August saw Pyongyang’s first Beer Festival. When Ushers sold their Chard brewery lock, stock and literally barrels to the North Koreans in the 1990s, they were just glad to see the back of what they saw as redundant manufacturing plant en route to the scrapyard. They were wrong. Instead it transformed one of the runts of the North Korean brewing industry, Taedonggang, into the leader of the pack. Previously competing with Ryongson, Pohak and Pyongyang – and Zebi the beer exclusively for Party cadres – it has now swept them aside. In Pyongyang – where the people who matter live – if you’re not drinking imports from Japan or Singapore, the beer of choice is very definitely Taedonggang.
On the banks of the eponymous river, Taedonggang put up seven alternative beers to slake the thirsts of the capital’s drinkers. As befits the country’s image in the West, the beers were prosaically named 1 to 7 and priced in half euro increments from 50c up to €3.50 per half litre, indirectly correlated with the proportion of rice in the brewing mix. The consensus went with 2. Asian snacks of dried squid and fish vied with hotdogs to soak up the alcohol, while entertainment was provided either by short river cruises that barely left the quay or facsimiles of the North’s mini-skirted girl “Moranbong Band”. Their singing might not have matched the originals – tickets for which are like gold dust – but the crowds happy settled for the copies.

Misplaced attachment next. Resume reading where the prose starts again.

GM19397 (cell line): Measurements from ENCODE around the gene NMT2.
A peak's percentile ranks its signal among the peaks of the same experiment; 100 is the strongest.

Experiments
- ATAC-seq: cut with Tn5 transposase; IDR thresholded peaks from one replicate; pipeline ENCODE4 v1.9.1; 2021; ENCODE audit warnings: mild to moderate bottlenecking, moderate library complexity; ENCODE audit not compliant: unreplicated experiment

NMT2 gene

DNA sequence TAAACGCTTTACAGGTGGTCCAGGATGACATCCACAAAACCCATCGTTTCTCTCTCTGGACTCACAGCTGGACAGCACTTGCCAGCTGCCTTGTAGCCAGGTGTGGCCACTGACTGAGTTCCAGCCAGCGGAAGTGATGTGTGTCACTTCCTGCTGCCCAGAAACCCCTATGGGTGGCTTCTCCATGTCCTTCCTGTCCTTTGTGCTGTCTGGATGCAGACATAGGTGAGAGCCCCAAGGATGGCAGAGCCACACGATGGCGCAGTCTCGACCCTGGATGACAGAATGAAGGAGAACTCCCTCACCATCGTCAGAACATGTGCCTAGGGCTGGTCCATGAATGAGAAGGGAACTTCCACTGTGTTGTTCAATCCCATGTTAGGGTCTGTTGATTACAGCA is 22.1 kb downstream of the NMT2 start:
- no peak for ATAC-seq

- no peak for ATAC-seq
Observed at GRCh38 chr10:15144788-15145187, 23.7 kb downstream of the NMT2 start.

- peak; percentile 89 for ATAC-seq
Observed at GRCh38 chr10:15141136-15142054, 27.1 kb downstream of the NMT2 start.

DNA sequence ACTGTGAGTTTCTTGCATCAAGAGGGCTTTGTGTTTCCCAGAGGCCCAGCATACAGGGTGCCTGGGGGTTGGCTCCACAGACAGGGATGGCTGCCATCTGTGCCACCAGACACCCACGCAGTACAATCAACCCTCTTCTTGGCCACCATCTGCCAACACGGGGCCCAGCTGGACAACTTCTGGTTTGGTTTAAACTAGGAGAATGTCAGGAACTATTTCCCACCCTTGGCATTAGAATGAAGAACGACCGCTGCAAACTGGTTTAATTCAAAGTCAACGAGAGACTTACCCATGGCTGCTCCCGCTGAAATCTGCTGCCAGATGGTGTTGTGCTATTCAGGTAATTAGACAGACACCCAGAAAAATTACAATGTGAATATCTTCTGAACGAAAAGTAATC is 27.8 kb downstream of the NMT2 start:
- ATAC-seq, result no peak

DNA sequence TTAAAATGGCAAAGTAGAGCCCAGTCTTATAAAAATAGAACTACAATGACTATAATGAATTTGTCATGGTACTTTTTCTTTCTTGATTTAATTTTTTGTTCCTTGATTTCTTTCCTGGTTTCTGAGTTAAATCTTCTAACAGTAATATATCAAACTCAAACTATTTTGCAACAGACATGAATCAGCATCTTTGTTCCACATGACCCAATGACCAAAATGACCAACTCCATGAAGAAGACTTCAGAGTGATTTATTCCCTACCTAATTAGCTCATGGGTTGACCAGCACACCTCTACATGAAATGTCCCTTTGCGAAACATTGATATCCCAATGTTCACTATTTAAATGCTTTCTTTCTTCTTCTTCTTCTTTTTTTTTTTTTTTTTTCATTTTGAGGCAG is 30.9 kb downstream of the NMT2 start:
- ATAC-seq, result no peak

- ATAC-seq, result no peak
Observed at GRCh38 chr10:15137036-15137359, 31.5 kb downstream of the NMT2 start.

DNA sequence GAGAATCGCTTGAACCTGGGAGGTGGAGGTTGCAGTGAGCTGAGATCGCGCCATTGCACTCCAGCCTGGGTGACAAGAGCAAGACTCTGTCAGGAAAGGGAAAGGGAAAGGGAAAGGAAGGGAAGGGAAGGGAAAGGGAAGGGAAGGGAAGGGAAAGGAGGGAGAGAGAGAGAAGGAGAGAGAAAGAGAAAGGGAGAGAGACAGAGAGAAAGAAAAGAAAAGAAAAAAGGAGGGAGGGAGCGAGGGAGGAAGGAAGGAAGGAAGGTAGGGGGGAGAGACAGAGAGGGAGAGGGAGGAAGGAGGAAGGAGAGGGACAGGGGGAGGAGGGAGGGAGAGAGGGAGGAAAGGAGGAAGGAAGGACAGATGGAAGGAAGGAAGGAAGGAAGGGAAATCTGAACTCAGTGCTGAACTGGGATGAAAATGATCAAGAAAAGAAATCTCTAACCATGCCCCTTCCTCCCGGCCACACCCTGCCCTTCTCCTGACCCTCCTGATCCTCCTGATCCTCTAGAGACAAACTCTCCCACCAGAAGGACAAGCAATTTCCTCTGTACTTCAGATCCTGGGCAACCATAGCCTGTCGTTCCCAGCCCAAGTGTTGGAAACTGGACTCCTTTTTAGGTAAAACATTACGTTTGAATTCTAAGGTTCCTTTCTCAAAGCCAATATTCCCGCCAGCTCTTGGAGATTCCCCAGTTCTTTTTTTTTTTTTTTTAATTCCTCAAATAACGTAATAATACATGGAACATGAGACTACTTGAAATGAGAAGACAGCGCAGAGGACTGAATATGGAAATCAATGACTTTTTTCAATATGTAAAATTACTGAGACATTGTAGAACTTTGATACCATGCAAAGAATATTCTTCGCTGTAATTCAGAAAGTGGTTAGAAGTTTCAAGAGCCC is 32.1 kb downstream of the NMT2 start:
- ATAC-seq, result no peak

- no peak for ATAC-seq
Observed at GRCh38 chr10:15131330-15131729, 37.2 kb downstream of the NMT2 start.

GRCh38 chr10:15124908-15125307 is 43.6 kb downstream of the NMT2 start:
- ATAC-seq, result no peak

Always favoured, the gap in living standards between these crowds and the rest of the country has become a chasm reported to match levels of inequality found in Brazil, as Kim Jong Un privileged Pyongyang and its inhabitants with funfairs and waterparks, supermarkets and restaurants, an enormous science centre and a natural history museum, with striding alongside row upon row of new apartment blocks for the scientists and engineers of the Kim Chaek and Kim Il Sung Universities. Ryomyong Street – the latest – features Kim Jong Un70-story apartment blocks, but has seen building suspended as the workers were dispatched to rebuild homes, school and hospitals destroyed by autumn’s catastrophic floods in the far northeast of the country. Yet Pyonghatten is being delivered at a cost. The profits from the country’s lucrative mineral mining operations are all being siphoned off for construction while the planned renewal of Pyongyang’s transport infrastructure has been put on hold.
In the long term, it’s unsustainable unless the economy can be kick started in the coming years to the past levels of the Asian Tigers. The problem is that the North is a collapsed industrial economy rather than a developing peasant economy making the transition, and is currently f49 times smaller than that of the South with a population of 25 million, only half of that of its southern neighbour. The pool of rural labour that underpinned China’s take-off in the North is not in the fields but the military. Pyongyang is being driven hard into a corner with the conventional arms race. Outspent five-fold by Seoul alone, its military budget is dwarfed by a factor of 50 when compared to the United States, Japan and South Korea combined. North Korea needs money and manpower. It squares that circle with its nuclear programme.